#438 – Benefits of Using Interfaces

You might wonder why you’d define an interface, have a class implement that interface and then access the class through the interface instead of just using the class directly.

One benefit of interfaces is that it allows you to treat different types of objects in the same way, provided that they implement a common interface.

For example, assume that we have Dog, Seal and DrillSergeant classes, all of which implement the IBark interface (which contains a Bark method).  We can now store a collection of instances of these classes and ask all objects in our collection to Bark by using the IBark interface.

            Dog kirby = new Dog("Kirby", 12);
            Seal sparky = new Seal("Sparky");
            DrillSergeant sarge = new DrillSergeant("Sgt. Hartman", "Tough as nails");

            List<IBark> critters = new List<IBark>() { kirby, sparky, sarge };

            // Tell everyone to bark
            foreach (IBark barkingCritter in critters)
            {
                barkingCritter.Bark();
            }


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About Sean
Software developer in the Twin Cities area, passionate about .NET technologies. Equally passionate about my own personal projects related to family history and preservation of family stories and photos.

2 Responses to #438 – Benefits of Using Interfaces

  1. ocaccy says:

    Hi Sean.

    I have an application with 6 devices RS485 connected to the PC via converter RS485/USB.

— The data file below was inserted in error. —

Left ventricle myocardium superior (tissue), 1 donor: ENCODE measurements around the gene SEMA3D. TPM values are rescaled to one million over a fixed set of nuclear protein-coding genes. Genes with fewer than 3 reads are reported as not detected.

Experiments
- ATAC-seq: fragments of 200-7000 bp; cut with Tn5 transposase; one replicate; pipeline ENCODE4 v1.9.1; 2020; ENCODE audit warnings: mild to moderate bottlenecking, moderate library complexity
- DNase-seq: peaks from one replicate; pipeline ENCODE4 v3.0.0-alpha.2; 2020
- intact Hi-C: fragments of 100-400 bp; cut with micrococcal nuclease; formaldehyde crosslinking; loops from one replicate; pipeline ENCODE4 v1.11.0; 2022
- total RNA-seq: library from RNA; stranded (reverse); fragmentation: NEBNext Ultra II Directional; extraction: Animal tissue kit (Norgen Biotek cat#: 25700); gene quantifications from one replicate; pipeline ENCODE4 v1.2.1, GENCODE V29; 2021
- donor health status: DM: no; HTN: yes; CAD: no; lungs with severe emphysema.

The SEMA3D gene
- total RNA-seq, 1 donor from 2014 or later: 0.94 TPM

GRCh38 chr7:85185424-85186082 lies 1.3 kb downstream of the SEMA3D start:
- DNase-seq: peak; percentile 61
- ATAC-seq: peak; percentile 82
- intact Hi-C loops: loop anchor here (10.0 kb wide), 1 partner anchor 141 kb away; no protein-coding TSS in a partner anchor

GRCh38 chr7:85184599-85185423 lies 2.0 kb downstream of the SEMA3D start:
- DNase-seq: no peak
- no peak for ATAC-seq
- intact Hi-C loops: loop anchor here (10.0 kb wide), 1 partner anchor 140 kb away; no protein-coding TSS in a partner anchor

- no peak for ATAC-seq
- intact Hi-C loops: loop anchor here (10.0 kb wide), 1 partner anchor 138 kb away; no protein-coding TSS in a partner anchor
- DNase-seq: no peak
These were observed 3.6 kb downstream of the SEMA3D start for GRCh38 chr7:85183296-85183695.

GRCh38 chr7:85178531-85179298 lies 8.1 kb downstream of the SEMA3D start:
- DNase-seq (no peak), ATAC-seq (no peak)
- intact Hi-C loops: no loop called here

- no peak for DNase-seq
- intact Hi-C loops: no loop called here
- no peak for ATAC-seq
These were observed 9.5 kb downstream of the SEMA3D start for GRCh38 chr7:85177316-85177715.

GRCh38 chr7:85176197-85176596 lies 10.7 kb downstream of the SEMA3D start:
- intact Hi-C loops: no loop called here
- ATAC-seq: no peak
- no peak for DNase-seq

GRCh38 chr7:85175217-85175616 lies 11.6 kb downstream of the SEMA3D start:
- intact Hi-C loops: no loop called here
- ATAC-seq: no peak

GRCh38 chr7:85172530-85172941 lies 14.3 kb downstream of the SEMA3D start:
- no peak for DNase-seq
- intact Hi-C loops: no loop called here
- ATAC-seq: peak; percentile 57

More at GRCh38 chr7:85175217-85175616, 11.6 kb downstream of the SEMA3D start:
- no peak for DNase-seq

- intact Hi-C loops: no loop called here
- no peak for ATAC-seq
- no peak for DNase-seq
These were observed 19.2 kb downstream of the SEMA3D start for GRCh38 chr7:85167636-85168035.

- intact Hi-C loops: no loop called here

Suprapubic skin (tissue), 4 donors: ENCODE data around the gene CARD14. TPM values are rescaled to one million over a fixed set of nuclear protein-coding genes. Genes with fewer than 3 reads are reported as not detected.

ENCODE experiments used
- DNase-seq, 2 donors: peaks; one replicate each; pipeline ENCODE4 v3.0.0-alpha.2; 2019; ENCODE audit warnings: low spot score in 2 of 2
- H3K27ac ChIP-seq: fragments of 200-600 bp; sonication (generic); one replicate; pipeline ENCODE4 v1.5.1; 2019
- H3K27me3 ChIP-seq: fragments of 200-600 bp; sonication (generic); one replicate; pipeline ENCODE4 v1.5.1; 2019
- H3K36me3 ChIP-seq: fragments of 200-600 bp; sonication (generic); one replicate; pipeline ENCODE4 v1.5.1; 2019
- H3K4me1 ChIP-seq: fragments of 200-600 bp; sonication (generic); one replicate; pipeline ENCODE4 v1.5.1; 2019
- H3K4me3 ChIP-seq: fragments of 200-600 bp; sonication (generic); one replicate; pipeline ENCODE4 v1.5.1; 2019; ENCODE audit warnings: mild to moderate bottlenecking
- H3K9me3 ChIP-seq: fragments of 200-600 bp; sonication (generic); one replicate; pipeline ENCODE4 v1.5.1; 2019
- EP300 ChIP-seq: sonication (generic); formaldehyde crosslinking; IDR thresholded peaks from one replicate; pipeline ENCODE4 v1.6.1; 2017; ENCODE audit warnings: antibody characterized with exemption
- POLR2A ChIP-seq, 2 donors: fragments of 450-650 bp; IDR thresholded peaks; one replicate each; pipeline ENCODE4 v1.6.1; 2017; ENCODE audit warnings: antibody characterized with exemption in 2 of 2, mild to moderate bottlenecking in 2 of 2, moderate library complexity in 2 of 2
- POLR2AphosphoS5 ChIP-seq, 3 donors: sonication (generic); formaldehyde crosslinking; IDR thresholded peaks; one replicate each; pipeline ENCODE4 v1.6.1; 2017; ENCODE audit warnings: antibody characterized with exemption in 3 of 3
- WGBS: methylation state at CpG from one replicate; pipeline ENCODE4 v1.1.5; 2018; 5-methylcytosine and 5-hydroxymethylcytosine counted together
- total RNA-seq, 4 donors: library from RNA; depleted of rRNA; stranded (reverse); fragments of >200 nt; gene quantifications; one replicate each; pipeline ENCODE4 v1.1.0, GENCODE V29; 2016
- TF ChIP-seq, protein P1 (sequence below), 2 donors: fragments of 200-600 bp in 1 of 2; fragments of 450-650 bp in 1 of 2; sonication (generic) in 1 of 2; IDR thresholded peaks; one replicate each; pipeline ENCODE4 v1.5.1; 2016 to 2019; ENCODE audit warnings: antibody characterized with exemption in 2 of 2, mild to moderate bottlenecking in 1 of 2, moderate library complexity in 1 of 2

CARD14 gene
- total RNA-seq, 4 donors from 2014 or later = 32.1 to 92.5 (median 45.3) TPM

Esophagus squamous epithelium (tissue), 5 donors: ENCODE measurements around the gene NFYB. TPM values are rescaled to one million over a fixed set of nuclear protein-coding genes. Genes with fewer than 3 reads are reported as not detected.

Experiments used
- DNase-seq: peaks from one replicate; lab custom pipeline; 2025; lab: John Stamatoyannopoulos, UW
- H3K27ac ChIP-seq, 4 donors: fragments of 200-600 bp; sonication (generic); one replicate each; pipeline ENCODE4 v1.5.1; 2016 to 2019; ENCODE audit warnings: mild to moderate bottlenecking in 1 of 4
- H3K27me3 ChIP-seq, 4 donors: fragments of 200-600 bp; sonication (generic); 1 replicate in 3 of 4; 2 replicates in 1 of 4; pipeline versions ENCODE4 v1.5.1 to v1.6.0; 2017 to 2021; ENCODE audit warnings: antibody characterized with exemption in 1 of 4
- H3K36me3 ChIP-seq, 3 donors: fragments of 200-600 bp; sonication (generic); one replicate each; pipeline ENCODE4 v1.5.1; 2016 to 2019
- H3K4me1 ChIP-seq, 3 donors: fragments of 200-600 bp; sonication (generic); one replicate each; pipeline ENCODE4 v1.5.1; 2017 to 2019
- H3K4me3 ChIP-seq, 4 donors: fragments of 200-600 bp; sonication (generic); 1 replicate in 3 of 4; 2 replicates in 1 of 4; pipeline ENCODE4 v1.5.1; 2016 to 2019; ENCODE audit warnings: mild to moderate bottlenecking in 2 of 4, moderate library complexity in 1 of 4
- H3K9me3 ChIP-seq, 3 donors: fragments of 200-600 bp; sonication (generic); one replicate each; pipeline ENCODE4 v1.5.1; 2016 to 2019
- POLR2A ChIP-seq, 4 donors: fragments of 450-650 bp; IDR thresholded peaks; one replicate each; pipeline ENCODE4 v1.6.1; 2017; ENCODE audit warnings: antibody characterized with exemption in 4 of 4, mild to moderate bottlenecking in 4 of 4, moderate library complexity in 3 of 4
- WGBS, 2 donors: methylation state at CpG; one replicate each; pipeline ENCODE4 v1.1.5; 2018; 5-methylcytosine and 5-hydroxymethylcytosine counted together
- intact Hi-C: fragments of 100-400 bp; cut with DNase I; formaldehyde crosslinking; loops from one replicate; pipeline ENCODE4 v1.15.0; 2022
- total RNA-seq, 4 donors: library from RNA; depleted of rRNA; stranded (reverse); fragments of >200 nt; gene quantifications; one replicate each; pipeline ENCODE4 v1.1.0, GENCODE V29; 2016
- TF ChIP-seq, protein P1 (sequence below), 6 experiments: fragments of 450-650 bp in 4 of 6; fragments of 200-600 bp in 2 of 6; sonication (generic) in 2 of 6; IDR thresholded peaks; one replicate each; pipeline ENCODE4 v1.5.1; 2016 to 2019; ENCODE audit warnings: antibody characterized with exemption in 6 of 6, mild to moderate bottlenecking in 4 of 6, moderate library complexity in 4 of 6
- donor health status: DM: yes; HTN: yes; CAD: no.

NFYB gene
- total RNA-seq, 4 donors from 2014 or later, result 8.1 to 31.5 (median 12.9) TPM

The command to access the devices is:
    ID01, ID02, ID03, ID04, ID05, ID06.

    If only one device is connected, for example ID01. I like this: com.Send (“id01”) and the device then responds.

    However if I have more than one device, I need to send the same command 2 times.
    You have some knowledge of serial communication with C #?
    Or you can show me some material on this subject.

    Another thing, how to change the flow of a method or placing between two methods a third method?

    Best Regards,
    ocaccy

    • Sean says:

      Sorry, I don’t have any experience with serial port communication. I’d start with documentation for whatever library you’re using to do the communication.

      I’m not sure what you mean by “placing between two methods a third method”. Just change your calling code to call the third method after the first..

      e.g.:
      callMethod1();
      callMethod3();
      callMethod2();

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